Jun. 10, 2020

Just because someone deals cards does not mean we have to play poker

 In every general election political parties deal the cards. They want to control the debate and discussions that lead to a decision on whom we should vote for. Issues we consider important or vital are not addressed. Our questions are evaded rather than addressed.

Every candidate is armed with a list of “talking points” that he or she sticks to. No candidate talks to their constituents to find out their concerns are so they can best represent the district in Parliament. They do not do so because they must follow the “party line” in all situations no matter what they personally think or what their constituents might think or want. They represent the political party they are affiliated with, not the people who elected them.

In recent years, we have seen just how arbitrary, corrosive, and mean-minded political party disciple is. We have seen elected representatives kicked out of the party for failing to follow party dictums. Elected members accused of harassment of sexual misconduct are turfed out of a caucus without any examination of fact or impartial hearings. Elected members are ostracised for making comments the party feel will reflect badly on it.

We are not represented by the people we elect as they have been enslaved by the political party they are affiliated with. Our government is run by political party officials who tell elected members what they may and may not say on parliament and public, which issues to support and which to avoid. Like it or not, we have a parliament of eunuchs.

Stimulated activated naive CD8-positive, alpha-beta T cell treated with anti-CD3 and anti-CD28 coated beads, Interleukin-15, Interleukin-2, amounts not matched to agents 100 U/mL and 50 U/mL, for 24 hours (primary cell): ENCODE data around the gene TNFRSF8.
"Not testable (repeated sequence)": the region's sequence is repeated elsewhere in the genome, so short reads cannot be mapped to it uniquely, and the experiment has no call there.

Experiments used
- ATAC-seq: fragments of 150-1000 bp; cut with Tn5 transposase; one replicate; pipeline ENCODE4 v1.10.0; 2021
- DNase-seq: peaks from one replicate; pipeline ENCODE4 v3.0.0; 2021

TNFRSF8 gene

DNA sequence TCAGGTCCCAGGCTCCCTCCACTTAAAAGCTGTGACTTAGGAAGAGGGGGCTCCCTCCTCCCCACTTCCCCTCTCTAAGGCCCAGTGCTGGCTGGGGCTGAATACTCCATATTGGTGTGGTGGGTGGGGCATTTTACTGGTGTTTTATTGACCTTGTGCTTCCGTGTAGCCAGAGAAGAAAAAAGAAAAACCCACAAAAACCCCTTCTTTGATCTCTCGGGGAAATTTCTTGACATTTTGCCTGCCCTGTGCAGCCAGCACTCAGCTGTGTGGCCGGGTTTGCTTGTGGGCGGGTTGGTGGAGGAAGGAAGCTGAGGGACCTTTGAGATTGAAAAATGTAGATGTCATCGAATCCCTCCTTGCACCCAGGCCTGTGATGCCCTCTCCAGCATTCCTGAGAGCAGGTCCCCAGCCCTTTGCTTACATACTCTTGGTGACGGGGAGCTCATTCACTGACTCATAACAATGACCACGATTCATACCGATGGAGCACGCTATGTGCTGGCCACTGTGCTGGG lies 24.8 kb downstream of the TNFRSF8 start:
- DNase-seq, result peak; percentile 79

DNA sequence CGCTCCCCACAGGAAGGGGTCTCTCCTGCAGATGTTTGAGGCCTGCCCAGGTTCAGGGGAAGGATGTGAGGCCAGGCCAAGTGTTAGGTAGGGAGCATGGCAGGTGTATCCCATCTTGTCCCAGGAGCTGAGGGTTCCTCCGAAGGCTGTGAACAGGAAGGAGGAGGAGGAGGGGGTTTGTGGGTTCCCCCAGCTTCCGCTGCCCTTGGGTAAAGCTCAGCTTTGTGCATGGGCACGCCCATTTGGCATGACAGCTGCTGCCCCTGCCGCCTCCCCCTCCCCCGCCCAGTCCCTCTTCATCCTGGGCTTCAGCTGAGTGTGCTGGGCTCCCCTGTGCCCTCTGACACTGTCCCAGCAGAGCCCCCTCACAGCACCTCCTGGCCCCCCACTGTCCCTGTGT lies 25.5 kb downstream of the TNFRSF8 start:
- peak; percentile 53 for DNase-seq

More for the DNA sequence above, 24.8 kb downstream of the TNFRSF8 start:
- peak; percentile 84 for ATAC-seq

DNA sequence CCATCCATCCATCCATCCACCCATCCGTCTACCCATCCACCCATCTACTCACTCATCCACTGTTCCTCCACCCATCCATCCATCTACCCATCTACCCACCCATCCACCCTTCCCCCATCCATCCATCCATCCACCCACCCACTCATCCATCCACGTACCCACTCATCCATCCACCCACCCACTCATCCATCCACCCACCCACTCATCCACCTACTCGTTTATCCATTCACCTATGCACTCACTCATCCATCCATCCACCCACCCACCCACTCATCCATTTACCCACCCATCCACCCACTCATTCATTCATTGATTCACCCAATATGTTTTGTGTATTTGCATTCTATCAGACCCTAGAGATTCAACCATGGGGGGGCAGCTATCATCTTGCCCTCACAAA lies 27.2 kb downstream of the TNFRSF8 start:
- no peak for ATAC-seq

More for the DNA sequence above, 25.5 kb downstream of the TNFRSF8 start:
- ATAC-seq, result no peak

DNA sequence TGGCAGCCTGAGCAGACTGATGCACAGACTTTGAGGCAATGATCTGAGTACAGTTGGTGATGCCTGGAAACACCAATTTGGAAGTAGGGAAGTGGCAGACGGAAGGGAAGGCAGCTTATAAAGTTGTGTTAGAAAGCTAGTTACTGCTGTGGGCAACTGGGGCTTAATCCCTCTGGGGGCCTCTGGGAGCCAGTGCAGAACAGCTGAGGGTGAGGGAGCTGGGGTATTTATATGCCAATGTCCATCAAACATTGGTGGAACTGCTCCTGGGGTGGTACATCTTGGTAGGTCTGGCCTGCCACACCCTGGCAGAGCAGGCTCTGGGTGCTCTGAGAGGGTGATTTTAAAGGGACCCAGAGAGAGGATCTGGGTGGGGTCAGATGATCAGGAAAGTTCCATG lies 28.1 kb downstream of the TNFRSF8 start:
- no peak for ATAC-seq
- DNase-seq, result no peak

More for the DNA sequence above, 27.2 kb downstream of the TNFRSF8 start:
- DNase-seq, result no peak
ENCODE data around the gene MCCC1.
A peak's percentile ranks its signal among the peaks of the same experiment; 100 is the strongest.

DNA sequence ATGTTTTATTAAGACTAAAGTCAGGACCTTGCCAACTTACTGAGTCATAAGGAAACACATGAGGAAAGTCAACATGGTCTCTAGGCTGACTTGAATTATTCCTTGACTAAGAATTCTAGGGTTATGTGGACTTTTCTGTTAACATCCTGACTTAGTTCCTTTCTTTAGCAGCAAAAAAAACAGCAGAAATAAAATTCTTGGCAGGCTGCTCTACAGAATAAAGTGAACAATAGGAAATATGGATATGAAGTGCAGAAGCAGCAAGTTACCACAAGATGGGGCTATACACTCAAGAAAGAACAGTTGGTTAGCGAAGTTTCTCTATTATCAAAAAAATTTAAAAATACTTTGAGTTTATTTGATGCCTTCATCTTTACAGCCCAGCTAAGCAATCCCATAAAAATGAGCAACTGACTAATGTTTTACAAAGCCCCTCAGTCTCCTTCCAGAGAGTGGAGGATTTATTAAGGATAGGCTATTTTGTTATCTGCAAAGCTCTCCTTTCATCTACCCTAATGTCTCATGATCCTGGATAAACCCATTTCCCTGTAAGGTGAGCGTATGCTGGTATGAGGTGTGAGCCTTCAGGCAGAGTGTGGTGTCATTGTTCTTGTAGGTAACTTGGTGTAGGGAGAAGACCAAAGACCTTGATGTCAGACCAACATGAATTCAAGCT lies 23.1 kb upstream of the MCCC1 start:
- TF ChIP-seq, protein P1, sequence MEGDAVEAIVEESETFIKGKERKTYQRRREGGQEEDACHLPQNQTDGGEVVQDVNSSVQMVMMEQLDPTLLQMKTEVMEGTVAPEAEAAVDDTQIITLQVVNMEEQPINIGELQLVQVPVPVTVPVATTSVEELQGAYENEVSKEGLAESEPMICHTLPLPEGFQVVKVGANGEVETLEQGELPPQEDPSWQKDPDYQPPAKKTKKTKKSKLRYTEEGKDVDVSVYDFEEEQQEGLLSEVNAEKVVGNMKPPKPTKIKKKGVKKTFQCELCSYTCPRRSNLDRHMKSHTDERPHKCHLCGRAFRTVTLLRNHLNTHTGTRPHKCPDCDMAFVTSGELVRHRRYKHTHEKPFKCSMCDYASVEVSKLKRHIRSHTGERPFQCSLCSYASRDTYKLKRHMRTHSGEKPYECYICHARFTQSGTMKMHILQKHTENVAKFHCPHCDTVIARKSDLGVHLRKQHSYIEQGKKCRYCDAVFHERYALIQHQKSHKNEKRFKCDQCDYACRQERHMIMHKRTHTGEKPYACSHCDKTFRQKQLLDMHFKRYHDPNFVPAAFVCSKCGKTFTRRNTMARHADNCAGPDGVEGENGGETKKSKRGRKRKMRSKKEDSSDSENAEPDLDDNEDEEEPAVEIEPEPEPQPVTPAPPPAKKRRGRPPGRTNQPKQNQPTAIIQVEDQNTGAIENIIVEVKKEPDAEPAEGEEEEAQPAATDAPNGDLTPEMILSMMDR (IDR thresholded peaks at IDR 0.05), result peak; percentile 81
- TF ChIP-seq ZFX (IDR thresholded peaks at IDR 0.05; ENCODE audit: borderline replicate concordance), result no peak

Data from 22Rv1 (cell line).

Party leaders, including the Prime Minister, are puppets on a string held by party officials who have the ultimate power - control over party funds. The PMO has a huge staff of expensive specialists to ensure the Prime Minister does not go off script and harm re-election chances. Who is paying for them? It is not the party.

During every general election, parties spend large amounts of money ensuring that all candidates and local officials are thoroughly versed in the ‘party line’ and warned not go off script which can lead to unwanted media attention and controversy. The Charter guaranteed freedoms of candidates and local officers are stifled. Once the election is over, party MPs are still required to follow the script drafted by party officials. Failure to do so is the end of a political career.

The ultimate prize in a federal election is to have the party leader appointment Prime Minister. Our Prime Minister is appointed not elected.

Those of us who support a political party and will vote for the local candidate without question are being hoodwinked. The party we vote for is stifling local representation which is unconstitutional and undemocratic.

Even MPs who are members of the party forming government are tightly controlled. They may not put a private member’s Bill before parliament without prior party approval. As Bills are presented, debated, and voted on, party officials decide which MPs will be allowed to participate in debates and how they will vote.

It is depressing when we stand back to consider what is really going on. It is certainly not what we were taught in school or what is portrayed in student parliaments. We need to get back to unfettered democratic representation of the people who pay the bills.

Political party officials are not going to give up the powers they have accumulated willingly. They will fight us tooth and nail with our donations and the public subsidies they receive. We are going to have to fight to get our voices heard in our Parliament. Their arrogant treatment of us during the coronavirus crisis is fair warning that we are going to have to fight to regain the democracy we thought we had.